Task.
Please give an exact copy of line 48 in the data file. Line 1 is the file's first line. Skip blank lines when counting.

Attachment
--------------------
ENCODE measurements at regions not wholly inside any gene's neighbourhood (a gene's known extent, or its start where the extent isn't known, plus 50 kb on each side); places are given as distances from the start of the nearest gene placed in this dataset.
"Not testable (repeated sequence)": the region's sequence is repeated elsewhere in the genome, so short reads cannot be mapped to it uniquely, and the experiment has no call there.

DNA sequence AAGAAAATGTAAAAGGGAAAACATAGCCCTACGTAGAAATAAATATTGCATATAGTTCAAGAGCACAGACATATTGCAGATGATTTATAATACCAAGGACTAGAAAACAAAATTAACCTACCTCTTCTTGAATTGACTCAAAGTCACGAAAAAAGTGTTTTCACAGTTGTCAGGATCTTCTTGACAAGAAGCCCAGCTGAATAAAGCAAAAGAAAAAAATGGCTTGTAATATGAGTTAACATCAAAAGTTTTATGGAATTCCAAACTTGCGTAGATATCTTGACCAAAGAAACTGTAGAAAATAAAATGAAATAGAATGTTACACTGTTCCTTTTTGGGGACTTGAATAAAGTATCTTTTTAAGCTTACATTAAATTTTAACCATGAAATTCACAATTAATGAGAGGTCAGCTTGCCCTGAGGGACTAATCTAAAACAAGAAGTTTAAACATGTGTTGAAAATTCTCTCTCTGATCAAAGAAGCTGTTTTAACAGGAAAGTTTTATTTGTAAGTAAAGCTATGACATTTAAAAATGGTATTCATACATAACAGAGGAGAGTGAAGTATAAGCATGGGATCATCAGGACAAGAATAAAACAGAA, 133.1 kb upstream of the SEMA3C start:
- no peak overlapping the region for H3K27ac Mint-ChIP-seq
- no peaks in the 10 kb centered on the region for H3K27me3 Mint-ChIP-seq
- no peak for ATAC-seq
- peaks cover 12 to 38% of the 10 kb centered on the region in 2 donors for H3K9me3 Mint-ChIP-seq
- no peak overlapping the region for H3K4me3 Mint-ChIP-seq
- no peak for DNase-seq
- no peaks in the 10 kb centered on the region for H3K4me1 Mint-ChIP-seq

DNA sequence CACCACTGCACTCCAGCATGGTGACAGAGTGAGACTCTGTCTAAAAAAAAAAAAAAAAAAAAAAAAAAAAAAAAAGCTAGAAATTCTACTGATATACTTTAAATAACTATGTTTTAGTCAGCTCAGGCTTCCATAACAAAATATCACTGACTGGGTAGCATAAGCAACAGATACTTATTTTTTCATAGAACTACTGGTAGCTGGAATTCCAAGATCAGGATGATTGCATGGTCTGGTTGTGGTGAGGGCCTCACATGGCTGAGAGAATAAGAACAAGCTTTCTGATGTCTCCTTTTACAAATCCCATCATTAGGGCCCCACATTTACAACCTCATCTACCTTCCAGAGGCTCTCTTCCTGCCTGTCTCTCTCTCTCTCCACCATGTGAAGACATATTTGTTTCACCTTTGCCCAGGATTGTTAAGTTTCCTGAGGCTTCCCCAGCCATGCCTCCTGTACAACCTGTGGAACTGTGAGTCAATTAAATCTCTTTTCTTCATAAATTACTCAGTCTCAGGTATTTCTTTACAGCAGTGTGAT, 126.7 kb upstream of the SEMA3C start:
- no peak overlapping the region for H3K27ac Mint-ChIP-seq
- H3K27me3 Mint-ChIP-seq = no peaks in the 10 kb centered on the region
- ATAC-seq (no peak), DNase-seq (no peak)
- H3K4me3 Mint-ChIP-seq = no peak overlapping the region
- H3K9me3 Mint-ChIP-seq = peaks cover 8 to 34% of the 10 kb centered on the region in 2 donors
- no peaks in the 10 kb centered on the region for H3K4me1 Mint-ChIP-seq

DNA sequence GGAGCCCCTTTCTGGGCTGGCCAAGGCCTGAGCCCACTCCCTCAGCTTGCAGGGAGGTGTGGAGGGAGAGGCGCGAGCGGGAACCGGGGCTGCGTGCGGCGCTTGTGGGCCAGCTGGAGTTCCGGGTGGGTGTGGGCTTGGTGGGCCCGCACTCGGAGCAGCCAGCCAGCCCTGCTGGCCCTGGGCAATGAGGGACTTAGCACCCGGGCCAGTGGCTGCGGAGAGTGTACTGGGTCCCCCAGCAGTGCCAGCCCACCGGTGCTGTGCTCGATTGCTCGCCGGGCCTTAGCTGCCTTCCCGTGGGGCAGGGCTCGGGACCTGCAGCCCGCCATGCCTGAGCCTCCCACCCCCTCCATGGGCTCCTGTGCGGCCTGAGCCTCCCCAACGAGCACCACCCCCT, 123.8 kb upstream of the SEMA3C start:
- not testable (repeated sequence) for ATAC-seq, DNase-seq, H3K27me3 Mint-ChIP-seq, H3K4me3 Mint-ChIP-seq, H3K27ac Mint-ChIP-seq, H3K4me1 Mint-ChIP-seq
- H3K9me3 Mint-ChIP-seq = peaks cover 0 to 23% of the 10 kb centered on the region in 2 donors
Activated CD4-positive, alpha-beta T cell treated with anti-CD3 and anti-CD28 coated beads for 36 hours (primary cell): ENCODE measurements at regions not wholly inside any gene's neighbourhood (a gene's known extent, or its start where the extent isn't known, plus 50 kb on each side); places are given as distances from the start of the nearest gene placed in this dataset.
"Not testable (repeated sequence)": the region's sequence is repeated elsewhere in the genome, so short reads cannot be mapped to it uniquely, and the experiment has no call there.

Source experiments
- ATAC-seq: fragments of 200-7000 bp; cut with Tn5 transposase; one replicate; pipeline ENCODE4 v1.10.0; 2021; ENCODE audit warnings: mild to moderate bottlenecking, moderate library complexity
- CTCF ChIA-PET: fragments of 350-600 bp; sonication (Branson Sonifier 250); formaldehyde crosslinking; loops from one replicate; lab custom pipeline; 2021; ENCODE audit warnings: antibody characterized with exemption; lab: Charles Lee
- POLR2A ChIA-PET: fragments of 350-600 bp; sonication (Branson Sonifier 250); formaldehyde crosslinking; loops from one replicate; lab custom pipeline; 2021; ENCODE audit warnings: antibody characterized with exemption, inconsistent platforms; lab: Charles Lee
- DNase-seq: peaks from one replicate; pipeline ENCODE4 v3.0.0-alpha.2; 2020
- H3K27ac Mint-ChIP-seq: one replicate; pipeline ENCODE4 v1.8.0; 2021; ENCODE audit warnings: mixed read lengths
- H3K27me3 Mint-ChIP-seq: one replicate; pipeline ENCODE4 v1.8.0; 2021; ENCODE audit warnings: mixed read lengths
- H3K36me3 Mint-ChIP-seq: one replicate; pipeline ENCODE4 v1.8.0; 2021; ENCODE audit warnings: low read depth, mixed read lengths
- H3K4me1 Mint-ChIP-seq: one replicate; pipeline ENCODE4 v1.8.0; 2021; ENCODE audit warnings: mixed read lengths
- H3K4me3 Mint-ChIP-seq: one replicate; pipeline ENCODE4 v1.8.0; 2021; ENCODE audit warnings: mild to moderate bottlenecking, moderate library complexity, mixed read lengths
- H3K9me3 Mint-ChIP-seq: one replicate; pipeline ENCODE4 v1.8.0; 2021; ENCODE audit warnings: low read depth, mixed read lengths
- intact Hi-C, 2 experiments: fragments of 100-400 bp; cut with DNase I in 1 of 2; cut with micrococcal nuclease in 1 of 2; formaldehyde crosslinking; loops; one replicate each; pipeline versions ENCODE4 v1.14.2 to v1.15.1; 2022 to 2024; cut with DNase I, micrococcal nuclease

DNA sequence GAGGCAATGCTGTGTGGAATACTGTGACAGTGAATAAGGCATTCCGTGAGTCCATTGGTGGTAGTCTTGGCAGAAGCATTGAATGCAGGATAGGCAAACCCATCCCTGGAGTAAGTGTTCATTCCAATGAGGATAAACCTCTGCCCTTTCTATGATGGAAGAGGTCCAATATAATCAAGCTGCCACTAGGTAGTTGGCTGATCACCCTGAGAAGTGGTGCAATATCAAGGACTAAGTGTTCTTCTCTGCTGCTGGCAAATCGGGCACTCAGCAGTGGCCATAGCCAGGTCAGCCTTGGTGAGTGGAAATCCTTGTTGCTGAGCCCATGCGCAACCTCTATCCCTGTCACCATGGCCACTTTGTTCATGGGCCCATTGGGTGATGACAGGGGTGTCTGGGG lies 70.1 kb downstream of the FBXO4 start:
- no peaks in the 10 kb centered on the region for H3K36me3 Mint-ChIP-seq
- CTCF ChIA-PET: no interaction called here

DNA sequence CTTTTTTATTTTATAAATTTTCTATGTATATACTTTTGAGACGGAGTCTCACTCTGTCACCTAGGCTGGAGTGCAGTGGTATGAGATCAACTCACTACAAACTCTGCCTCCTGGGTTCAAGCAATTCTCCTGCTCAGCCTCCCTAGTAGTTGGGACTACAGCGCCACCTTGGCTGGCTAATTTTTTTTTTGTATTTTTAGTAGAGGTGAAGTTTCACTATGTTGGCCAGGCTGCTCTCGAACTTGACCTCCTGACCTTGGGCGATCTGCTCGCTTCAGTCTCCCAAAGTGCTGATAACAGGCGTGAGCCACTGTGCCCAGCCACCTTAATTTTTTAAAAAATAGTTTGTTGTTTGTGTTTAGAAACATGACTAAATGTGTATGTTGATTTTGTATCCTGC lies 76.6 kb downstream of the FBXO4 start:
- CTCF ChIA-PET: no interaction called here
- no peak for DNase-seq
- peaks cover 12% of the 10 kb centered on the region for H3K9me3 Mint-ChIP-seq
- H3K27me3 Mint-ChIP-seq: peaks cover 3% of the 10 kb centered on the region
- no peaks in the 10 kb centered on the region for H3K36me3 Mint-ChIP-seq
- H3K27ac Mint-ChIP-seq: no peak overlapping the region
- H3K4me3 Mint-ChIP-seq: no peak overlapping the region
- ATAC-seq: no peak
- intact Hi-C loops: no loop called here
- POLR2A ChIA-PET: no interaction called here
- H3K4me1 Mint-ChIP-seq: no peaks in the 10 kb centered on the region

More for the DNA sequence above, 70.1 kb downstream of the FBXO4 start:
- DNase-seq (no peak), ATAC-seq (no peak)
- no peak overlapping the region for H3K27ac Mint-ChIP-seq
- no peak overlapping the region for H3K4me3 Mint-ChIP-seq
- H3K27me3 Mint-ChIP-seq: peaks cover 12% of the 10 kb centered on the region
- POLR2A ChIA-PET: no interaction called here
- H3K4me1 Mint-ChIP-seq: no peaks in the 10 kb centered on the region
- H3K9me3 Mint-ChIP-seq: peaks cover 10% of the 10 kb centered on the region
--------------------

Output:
- POLR2A ChIA-PET: no interaction called here